Community Voices / End-of-summer hike brings home climate effects on Mount Baker
Hotter-than-usual weather — including a heat dome incident — resulted in more extensive snow and glacier melt than usual on Mount Baker this summer. A hike up Heliotrope Ridge Trail yielded dramatic close-up views of how much the mountain has changed over the last several decades.
Community Voices / Addressing climate change in Whatcom County
Climate change effects are here, and the Whatcom County’s Climate Impact Advisory Committee is calling for establishment of an Office of Climate Action to lead planning to deal with the multiple problems climate change is bringing now and in the near future.
Clock starts on Nooksack basin water rights inventory; stakeholders yet to discuss solutions
Weeks of sparse rainfall and a historic heat wave marked the end of June — and the start of a process to establish water rights among various users in Whatcom County’s Nooksack River basin.
Electric buses to debut, marking trend in Whatcom County
Two new all-blue additions to Whatcom Transportation Authority’s fleet are its first electric buses — and part of a growing movement to replace fossil-fuel-powered vehicles with electric models to reduce greenhouse gas emissions that drive climate change.
House of Tears Carvers visit Bellingham with totem pole bound for DC
Several hundred people in Bellingham visited a totem pole created by Lummi carvers from a 400-year-old cedar log — the latest stop in the Red Road to D.C. tour of the Pacific Northwest and elsewhere across the U.S. toward its final destination in Washington, D.C.
‘Bold’ ideas around equity, environment proposed as San Juan reviews its county charter
San Juan County voters could be voting this fall to create a county climate and environment office and a justice and equity commission by amending the county’s 15-year-old home rule charter.
Community Voices / Local team launches innovative approach to help curb climate change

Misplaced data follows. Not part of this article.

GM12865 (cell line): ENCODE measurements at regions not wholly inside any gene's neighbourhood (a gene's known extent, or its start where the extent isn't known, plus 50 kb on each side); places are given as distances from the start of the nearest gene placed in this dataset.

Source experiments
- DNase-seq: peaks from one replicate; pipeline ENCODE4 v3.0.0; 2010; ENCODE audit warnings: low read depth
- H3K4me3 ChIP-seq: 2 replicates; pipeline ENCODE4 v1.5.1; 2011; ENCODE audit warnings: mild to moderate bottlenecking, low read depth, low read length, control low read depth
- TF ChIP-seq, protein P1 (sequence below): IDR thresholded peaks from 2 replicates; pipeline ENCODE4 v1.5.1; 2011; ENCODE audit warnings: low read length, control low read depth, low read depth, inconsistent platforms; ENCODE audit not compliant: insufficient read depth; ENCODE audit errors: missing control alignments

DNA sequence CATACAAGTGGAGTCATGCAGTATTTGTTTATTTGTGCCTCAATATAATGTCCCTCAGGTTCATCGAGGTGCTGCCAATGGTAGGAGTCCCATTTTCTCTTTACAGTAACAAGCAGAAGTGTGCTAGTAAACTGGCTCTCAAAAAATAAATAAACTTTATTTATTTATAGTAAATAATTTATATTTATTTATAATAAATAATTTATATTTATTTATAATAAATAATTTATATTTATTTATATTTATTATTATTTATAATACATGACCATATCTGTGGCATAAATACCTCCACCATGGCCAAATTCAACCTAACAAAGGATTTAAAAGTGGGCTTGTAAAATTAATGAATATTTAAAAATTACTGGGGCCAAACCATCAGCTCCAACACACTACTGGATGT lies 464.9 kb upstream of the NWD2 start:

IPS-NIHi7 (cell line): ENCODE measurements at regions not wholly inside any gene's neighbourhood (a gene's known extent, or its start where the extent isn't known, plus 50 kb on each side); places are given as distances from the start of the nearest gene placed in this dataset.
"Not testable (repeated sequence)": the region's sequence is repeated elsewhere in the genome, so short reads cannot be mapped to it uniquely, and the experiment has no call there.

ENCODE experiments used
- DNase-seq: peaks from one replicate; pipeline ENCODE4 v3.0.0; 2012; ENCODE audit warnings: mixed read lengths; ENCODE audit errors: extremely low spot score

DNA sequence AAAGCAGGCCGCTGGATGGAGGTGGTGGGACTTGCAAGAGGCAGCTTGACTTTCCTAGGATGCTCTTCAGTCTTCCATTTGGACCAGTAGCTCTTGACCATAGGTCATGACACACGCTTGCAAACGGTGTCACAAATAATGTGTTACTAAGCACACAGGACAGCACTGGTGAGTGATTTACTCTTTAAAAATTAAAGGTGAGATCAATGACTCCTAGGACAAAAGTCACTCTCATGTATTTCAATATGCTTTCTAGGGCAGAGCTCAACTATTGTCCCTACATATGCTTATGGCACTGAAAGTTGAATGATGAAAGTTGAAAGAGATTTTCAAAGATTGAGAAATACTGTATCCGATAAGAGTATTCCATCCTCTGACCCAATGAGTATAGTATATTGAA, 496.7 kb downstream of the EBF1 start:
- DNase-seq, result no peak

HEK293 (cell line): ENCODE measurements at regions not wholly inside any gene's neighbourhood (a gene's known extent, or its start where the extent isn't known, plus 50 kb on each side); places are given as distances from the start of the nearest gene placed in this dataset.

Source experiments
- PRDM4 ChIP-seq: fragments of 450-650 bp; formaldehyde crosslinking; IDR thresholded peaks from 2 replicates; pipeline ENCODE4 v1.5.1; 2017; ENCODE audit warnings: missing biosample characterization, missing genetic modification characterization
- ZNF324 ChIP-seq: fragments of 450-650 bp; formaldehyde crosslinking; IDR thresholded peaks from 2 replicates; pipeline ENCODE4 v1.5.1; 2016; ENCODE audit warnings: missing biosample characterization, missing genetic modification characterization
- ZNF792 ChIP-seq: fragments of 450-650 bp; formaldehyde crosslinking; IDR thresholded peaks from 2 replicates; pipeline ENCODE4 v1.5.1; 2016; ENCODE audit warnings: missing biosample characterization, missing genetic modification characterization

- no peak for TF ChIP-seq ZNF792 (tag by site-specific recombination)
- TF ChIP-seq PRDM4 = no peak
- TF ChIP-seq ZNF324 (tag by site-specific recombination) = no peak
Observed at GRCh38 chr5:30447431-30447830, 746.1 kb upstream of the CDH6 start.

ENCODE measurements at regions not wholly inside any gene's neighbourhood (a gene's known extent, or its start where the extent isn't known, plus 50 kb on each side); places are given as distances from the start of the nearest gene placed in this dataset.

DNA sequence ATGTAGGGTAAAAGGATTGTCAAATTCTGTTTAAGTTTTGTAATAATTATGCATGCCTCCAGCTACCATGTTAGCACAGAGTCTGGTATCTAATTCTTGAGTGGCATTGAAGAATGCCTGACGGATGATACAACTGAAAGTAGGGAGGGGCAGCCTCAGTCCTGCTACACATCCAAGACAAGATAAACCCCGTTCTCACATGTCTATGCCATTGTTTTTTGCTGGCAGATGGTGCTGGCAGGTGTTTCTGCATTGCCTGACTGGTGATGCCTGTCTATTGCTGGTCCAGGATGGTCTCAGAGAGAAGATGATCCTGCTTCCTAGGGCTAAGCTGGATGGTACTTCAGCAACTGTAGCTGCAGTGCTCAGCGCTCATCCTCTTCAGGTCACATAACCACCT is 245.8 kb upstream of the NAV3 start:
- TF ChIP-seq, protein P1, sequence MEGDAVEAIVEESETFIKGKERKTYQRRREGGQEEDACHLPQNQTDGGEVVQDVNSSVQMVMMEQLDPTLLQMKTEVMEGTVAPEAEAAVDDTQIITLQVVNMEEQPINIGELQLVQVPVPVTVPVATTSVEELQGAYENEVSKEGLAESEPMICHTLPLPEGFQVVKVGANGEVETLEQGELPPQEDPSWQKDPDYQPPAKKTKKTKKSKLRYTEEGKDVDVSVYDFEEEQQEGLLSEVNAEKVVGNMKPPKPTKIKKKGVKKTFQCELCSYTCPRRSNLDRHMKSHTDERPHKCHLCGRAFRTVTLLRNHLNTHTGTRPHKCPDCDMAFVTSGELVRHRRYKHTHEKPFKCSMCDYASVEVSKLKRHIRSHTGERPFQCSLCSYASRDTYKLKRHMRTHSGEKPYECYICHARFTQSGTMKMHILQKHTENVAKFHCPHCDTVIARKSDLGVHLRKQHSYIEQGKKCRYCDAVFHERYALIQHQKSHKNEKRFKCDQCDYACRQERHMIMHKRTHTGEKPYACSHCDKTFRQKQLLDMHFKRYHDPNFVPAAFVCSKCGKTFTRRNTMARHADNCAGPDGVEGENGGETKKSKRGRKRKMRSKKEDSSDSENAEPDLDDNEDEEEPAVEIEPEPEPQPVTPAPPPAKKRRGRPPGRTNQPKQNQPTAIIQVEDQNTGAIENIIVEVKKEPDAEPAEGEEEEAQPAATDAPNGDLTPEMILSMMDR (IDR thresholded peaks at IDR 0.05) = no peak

We must act, not just worry, and use as many solutions as possible to curb climate change as we can, say a team of professors, graduate fellows, student interns and sustainability professionals working on one solution for Whatcom County — that can be replicated anywhere.
Economy, environment, social justice, COVID recovery, housing: legislators anticipate the 2021 session
Salish Current asked 40th and 42nd District legislators a few questions about how they see the legislative session that convenes on Monday, Jan. 11; their answers follow.
New thinking, new technology needed for ‘transformation’ to a greener future
For over a century, hydroelectricity has provided the Pacific Northwest with clean energy. Can we meet the challenge of living better electrically with greener energy?
As wildfire smoke endangers health indoors and out, questions arise about government response
Toxic tansy ragwort is having a boom year
Pernicious, invasive and even sometimes deadly for livestock, tansy ragwort has enjoyed a booming bloom this summer in Whatcom, Skagit and San Juan counties and across the rest of western Washington and Oregon.
San Juan Islands’ fresh-water supply sustainability is in question
Back in the ’70s, the Lopez Island water witch and other old-timers would rattle a newcomer’s cage by telling him the water feeding wells in the San Juan Islands came from a large undersea aquifer reaching to Mount Baker. The water witch and the old timers are gone, and the specter of climate crisis is here. No one jokes about fresh water in the islands coming from Mount Baker. Instead, talk is in earnest and concerns the question of sustaining the islands’ supply of fresh water.
Whatcom plans as climate crisis threatens shorelines, homes, livelihoods
The worst impacts of climate change in Whatcom County are yet to come, scientists say. Researchers say that while some changes may seem to be emerging slowly, swift action is needed to curb and prepare for them.Residents are already seeing impacts on the waterfront, air quality and fisheries they treasure.
Grassroots groups work to save habitat, keep streams cool for Nooksack salmon
As local streams get less water from lower snowpacks and grow warmer during hotter summers, some local grassroots organizations are working to reverse or soften the damage to habitat and the fish that rely on colder water.